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When the Sea Is Rising Red (review)
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Reviewed by
Hellisen, Cat. When the Sea Is Rising Red. Farrar, 2012. [304p]. ISBN 978-0-374-36475-5 $16.99 Reviewed from galleys R* Gr. 9-12.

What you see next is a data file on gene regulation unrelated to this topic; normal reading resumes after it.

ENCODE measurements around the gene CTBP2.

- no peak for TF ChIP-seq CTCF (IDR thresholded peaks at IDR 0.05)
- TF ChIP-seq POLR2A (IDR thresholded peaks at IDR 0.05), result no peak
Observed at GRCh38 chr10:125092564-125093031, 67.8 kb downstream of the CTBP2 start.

As the daughter of Pelimburg's founding House, Felicita is expected to obediently marry the man her older brother chooses, produce babies, and, above all, uphold the appearance of propriety. After her best friend leaps off a cliff, taking Felicita's happiness with her, Felicita flees the magic-hoarding aristocracy for a place among the impoverished Hobs and magicless low Lammers. The stench and hard work initially have her rethinking her choice, but Felicita eventually falls in with the enigmatic Dash and his crew, eking out a living (and embarking on a a relationship with Dash) until she realizes that Dash's schemes are part of a larger design to bring about the fall of Pelimburg's ruling families, including her own. Vivid descriptions of a sea-swept world, rank with wet and salt, abound, while the intricacies of Pelimburg's complex social hierarchy and its contradictions are gradually and effectively conveyed through both dialogue and character reactions. As the sheltered daughter of the world's highest house, Felicita plays the cool and aloof narrator with an almost offputting ease. Her ignorance makes her sympathetic, though; [End Page 354] despite her insistence that she is well versed in the politics of Pelimburg's elite, the reader quickly realizes there is more going on than just the parlor games of the rich, and Felicita's role as a pawn in someone else's revolt provides for a compelling storyline. There's sexuality evident all along the continuum and across orientations, and the various drug-fueled trysts between multiple characters lead to more lust, heartbreak, and ultimately betrayal. Dark, foreboding, and not entirely redemptive, this is an intense look at the seeds of rebellion and the individual consequences they sometimes reap.